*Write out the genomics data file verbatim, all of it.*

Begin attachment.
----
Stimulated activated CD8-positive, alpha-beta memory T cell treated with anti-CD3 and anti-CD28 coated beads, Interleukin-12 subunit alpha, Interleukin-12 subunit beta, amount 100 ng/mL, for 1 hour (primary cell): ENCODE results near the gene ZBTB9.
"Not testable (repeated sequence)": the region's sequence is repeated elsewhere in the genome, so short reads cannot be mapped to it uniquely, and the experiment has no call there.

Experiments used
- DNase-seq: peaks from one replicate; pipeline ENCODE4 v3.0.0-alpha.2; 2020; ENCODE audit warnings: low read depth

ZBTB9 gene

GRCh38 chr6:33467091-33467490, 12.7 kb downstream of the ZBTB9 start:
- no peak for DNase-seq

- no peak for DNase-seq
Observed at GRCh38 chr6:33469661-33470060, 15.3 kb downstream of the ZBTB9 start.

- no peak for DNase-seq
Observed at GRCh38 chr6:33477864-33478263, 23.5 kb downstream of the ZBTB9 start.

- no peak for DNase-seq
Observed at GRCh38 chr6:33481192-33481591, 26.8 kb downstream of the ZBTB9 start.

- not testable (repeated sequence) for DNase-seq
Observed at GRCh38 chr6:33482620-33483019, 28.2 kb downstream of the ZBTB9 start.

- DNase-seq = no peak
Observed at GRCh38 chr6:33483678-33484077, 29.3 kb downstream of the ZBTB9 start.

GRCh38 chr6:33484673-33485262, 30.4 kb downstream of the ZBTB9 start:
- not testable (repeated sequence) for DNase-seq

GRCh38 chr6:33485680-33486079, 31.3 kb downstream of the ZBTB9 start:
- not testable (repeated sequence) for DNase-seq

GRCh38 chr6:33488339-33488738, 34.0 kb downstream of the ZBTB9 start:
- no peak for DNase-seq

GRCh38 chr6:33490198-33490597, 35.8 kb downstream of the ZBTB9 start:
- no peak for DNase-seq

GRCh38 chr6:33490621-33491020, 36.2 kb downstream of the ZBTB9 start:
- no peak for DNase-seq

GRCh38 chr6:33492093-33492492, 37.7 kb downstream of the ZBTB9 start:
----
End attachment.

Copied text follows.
Stimulated activated CD8-positive, alpha-beta memory T cell treated with anti-CD3 and anti-CD28 coated beads, Interleukin-12 subunit alpha, Interleukin-12 subunit beta, amount 100 ng/mL, for 1 hour (primary cell): ENCODE results near the gene ZBTB9.
"Not testable (repeated sequence)": the region's sequence is repeated elsewhere in the genome, so short reads cannot be mapped to it uniquely, and the experiment has no call there.

Experiments used
- DNase-seq: peaks from one replicate; pipeline ENCODE4 v3.0.0-alpha.2; 2020; ENCODE audit warnings: low read depth

ZBTB9 gene

GRCh38 chr6:33467091-33467490, 12.7 kb downstream of the ZBTB9 start:
- no peak for DNase-seq

- no peak for DNase-seq
Observed at GRCh38 chr6:33469661-33470060, 15.3 kb downstream of the ZBTB9 start.

- no peak for DNase-seq
Observed at GRCh38 chr6:33477864-33478263, 23.5 kb downstream of the ZBTB9 start.

- no peak for DNase-seq
Observed at GRCh38 chr6:33481192-33481591, 26.8 kb downstream of the ZBTB9 start.

- not testable (repeated sequence) for DNase-seq
Observed at GRCh38 chr6:33482620-33483019, 28.2 kb downstream of the ZBTB9 start.

- DNase-seq = no peak
Observed at GRCh38 chr6:33483678-33484077, 29.3 kb downstream of the ZBTB9 start.

GRCh38 chr6:33484673-33485262, 30.4 kb downstream of the ZBTB9 start:
- not testable (repeated sequence) for DNase-seq

GRCh38 chr6:33485680-33486079, 31.3 kb downstream of the ZBTB9 start:
- not testable (repeated sequence) for DNase-seq

GRCh38 chr6:33488339-33488738, 34.0 kb downstream of the ZBTB9 start:
- no peak for DNase-seq

GRCh38 chr6:33490198-33490597, 35.8 kb downstream of the ZBTB9 start:
- no peak for DNase-seq

GRCh38 chr6:33490621-33491020, 36.2 kb downstream of the ZBTB9 start:
- no peak for DNase-seq

GRCh38 chr6:33492093-33492492, 37.7 kb downstream of the ZBTB9 start: